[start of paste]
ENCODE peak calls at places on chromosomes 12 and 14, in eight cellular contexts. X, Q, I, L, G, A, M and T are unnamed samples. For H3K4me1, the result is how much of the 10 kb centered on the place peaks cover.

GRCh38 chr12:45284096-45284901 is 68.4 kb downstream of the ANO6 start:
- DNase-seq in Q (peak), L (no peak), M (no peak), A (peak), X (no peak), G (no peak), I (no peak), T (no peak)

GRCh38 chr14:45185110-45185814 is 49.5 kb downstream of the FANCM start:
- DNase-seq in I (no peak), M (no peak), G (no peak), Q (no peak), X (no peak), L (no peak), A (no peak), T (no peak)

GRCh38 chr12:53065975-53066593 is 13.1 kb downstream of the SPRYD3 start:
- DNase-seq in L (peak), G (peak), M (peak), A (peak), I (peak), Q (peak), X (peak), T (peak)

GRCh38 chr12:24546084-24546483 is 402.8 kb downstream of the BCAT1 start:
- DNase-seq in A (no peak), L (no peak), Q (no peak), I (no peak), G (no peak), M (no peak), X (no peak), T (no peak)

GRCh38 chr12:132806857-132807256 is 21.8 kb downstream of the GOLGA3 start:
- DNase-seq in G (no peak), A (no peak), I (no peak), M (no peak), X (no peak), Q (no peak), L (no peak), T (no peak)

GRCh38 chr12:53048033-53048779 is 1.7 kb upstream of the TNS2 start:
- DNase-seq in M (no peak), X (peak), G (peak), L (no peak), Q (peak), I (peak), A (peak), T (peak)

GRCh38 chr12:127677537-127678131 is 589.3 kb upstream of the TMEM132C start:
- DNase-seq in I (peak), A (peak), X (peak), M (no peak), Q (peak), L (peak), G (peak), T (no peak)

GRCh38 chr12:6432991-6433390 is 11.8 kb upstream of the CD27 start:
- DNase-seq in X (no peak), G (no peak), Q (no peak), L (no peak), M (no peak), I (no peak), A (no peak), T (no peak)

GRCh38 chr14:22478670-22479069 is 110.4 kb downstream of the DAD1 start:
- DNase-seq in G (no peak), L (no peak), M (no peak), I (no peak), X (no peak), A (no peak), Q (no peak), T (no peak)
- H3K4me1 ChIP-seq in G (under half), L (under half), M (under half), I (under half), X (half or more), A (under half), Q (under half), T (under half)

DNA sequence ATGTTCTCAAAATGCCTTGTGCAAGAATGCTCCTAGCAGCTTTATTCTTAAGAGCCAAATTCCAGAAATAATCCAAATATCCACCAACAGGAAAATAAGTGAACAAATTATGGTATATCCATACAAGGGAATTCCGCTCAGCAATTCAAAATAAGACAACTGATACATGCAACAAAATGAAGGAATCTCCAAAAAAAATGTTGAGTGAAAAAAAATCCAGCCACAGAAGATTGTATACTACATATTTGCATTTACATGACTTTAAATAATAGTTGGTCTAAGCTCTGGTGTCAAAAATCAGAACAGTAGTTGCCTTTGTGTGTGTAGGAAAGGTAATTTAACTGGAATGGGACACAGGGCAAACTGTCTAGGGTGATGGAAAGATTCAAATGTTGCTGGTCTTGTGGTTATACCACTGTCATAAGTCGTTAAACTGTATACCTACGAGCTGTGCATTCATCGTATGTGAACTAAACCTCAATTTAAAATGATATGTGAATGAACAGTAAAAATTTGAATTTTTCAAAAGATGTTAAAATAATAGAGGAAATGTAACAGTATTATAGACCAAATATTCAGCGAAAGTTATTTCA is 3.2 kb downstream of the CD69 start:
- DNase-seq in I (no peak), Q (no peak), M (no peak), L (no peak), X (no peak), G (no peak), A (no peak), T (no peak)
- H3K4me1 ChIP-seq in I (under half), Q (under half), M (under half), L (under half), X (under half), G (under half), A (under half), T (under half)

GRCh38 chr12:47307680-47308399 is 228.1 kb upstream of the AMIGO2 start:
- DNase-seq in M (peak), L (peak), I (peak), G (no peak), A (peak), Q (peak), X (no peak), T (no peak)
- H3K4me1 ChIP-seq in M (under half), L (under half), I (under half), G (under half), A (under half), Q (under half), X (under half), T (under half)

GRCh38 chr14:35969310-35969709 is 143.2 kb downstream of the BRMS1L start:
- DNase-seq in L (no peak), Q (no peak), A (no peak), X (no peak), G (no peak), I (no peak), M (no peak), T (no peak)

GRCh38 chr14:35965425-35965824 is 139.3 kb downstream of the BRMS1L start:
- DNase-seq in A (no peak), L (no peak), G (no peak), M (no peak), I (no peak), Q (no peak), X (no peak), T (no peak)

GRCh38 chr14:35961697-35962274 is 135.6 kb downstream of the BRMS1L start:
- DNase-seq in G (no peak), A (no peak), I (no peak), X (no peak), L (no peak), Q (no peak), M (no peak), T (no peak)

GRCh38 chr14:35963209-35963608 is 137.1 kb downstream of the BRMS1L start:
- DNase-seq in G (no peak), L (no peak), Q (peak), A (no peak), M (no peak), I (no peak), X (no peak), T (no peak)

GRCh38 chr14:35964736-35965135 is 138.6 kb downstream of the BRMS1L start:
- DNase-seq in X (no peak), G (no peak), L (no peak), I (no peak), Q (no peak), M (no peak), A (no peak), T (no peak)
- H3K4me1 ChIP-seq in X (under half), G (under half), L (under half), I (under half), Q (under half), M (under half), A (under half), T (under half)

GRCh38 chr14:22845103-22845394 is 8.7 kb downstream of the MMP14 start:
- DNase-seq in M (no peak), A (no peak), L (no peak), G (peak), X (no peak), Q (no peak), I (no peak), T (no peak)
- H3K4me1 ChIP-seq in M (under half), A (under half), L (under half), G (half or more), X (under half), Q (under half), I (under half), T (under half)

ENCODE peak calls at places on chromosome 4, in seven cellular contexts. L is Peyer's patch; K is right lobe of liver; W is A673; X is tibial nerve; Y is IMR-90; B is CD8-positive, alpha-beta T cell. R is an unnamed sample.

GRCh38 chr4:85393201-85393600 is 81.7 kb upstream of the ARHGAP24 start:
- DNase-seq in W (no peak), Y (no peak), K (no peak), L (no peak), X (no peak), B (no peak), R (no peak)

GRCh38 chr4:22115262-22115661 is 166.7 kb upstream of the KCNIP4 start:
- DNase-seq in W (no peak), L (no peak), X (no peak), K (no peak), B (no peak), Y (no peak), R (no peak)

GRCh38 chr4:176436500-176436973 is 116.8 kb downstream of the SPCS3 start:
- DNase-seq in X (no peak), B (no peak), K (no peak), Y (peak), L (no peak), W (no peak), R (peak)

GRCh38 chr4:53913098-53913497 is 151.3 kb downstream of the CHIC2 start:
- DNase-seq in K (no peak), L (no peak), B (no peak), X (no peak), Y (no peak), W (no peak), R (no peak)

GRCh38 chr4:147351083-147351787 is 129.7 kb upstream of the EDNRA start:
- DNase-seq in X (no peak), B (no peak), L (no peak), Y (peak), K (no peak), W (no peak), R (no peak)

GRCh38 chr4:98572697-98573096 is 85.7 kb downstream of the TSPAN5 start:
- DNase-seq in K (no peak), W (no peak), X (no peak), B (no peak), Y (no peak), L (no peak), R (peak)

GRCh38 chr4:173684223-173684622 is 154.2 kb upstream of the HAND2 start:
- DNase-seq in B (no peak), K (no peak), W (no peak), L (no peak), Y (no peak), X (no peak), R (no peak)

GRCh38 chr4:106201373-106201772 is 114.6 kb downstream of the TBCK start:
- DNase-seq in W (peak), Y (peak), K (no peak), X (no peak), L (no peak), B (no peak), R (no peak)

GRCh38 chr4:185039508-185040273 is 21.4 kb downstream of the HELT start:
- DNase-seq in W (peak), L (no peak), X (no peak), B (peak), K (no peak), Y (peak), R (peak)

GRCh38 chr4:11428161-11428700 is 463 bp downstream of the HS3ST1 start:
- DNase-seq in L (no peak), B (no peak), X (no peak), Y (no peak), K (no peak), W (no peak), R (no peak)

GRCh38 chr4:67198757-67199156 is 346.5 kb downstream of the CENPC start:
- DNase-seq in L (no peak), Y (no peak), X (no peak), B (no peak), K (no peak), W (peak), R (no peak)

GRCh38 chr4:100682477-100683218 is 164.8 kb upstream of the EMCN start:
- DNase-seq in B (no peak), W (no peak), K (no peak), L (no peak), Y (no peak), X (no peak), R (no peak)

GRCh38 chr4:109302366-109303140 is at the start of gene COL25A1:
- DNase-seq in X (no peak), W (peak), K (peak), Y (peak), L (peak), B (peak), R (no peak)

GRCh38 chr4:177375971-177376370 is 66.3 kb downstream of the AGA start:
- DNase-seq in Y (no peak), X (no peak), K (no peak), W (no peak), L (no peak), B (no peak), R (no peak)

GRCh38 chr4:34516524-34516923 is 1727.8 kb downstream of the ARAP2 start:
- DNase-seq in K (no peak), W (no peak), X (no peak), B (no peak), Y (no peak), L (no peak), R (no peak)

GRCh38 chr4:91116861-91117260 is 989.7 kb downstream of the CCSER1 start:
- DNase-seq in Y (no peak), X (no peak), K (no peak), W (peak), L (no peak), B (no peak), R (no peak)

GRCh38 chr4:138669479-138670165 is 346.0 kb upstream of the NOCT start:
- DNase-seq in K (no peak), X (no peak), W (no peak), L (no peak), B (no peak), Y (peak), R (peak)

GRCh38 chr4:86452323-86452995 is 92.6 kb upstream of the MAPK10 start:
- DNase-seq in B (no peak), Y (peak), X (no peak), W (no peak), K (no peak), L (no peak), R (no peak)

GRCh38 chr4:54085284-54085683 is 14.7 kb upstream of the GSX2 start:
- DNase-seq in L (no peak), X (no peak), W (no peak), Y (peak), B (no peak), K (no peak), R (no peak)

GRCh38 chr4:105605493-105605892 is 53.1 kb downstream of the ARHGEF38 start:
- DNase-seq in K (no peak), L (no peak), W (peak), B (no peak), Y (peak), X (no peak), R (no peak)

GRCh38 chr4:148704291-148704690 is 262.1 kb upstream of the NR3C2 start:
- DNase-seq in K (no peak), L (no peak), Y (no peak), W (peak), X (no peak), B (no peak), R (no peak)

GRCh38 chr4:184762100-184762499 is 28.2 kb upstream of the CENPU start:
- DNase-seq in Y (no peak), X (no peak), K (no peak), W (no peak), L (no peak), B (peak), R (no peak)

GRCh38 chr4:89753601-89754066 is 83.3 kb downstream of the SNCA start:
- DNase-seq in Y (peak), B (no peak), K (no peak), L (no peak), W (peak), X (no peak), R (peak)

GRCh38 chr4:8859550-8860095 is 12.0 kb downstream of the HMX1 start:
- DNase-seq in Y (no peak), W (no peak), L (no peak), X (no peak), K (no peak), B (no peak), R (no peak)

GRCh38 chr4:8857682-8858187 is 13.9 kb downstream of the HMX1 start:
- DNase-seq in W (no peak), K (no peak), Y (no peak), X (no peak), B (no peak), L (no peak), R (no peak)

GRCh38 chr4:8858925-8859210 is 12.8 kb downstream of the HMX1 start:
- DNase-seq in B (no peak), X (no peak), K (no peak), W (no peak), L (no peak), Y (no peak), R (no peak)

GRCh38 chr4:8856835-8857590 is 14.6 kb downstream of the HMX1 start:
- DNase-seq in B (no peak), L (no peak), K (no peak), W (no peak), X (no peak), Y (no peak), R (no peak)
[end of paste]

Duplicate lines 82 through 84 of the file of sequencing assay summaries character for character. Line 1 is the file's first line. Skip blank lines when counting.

GRCh38 chr4:148704291-148704690 is 262.1 kb upstream of the NR3C2 start:
- DNase-seq in K (no peak), L (no peak), Y (no peak), W (peak), X (no peak), B (no peak), R (no peak)

GRCh38 chr4:184762100-184762499 is 28.2 kb upstream of the CENPU start: